Putting Off the Natural Man: How to Be ‘Spiritually Born of God’

“Putting Off the Natural Man: How to Be ‘Spiritually Born of God’” Ensign, June 1992, 10–13

Book of Mormon

Putting Off the Natural Man:

How to Be “Spiritually Born of God”

It was a time of political and social corruption, a time when even the people of the Church had succumbed to worldly pride and had set their hearts upon riches and vanity. Some members envied other members, and pride and contention and persecution afflicted even the Saints. It was a time when the prince of this world was exerting great energy to lead the people astray and to destroy the divine work of the Lord’s church.

This was the world of Alma the Younger. (See Alma 4:8–9.) And if the echoes sound uncomfortably familiar, we shouldn’t be too surprised. After all, as President Ezra Taft Benson has often reminded us, the Book of Mormon was written for our day. Its lessons were meant for us.

How, then, did Alma deal with these problems? And what lessons does the story have for us?

The story began in Zarahemla, the capital city of the Nephite culture. Seeing the attacks being made upon and within the Church, Alma resigned as chief judge in order to preach the gospel. The results of his missionary effort would be a great spiritual reformation within the Church. The key to his success would be a simple question.

Imagine for a moment that you have been transported back in time to the Zarahemla of 83 B.C. Further imagine that you are there as Alma speaks to the members of the Church: “I ask of you, my brethren of the church, have ye spiritually been born of God? Have ye received his image in your countenances? Have ye experienced this mighty change in your hearts?” (Alma 5:14.)

Would Alma move among the congregation? Imagine that as he does, he stops in front of you, gazes into your eyes, and asks, calling you by name, “Have you spiritually been born of God? Have you received his image in your countenance? Have you experienced a mighty change in your heart?”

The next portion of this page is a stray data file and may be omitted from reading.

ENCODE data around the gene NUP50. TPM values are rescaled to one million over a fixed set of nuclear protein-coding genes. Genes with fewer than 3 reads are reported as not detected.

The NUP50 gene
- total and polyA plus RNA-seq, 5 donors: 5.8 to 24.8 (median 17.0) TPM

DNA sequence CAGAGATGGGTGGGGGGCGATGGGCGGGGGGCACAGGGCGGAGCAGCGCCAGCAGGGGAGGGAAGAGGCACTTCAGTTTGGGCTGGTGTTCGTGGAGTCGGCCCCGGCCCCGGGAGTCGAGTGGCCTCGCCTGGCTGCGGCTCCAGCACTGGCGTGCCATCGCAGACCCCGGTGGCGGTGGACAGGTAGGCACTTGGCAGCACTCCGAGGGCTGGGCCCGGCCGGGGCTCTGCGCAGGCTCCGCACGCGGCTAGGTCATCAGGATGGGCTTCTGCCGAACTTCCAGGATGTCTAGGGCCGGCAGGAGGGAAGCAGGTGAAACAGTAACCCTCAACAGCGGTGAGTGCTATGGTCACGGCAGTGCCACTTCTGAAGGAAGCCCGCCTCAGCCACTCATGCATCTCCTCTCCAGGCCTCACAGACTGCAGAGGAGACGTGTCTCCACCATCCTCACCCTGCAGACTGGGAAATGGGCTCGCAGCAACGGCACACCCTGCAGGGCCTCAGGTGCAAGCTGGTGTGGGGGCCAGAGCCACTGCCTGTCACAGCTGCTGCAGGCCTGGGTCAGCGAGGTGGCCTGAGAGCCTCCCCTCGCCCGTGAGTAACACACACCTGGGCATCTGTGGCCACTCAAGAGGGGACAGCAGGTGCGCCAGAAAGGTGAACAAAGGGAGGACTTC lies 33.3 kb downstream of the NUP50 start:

You might stammer, “I’m not sure.”

Such a response would not be unusual. It is not uncommon to be unsure what Alma means when he refers to being spiritually born of God. To understand and appreciate, on a personal level, what he means, we must seek the guidance of the Spirit, so that the message will reach deep into our hearts and not just into our minds. To do this, we must set aside the philosophies we have learned from the world and feast upon the holy scriptures.

As we try to understand Alma’s meaning, we will consider three aspects of his question: spiritual rebirth as a separate experience that does not necessarily occur at the time of water baptism or the laying on the hands, the changes that occur when this rebirth takes place, and the necessary conditions that bring about this transformation.

Two Baptisms

We recall that Nicodemus approached the Savior inquiring how one might enter the kingdom of God. Although the Apostle John did not record Nicodemus’s specific questions, he did record the Savior’s response: “Verily, verily, I say unto thee, Except a man be born again, he cannot see the kingdom of God.” (John 3:3.) Moments later, the Savior clarified what he meant: “Except a man be born of water and of the Spirit, he cannot enter into the kingdom of God.” (John 3:5; italics added.) After Alma had been “born of the Spirit,” he announced that all mankind must be similarly “born again” or they can “in nowise inherit the kingdom of God.” (Mosiah 27:24–26.) Clearly, the rebirth experience is a necessary prerequisite to enter the kingdom of God.

While among the Nephites, the Lord taught the same doctrine, identifying two distinct baptisms involved in the process of being spiritually born of God: “And after that ye are baptized with water, behold, I will baptize you with fire and with the Holy Ghost.” (3 Ne. 12:1.) Similarly, Mormon, speaking by prophecy to the remnants of his people in the latter days, promised that all would be well with them “if it so be that ye believe in Christ, and are baptized, first with water, then with fire and the Holy Ghost.” (Morm. 7:10.) This phrase—“baptized … with fire and the Holy Ghost”—is an echo of the very words Adam heard from heaven when he himself “was born of the Spirit, and became quickened in the inner man.” (Moses 6:64–66.)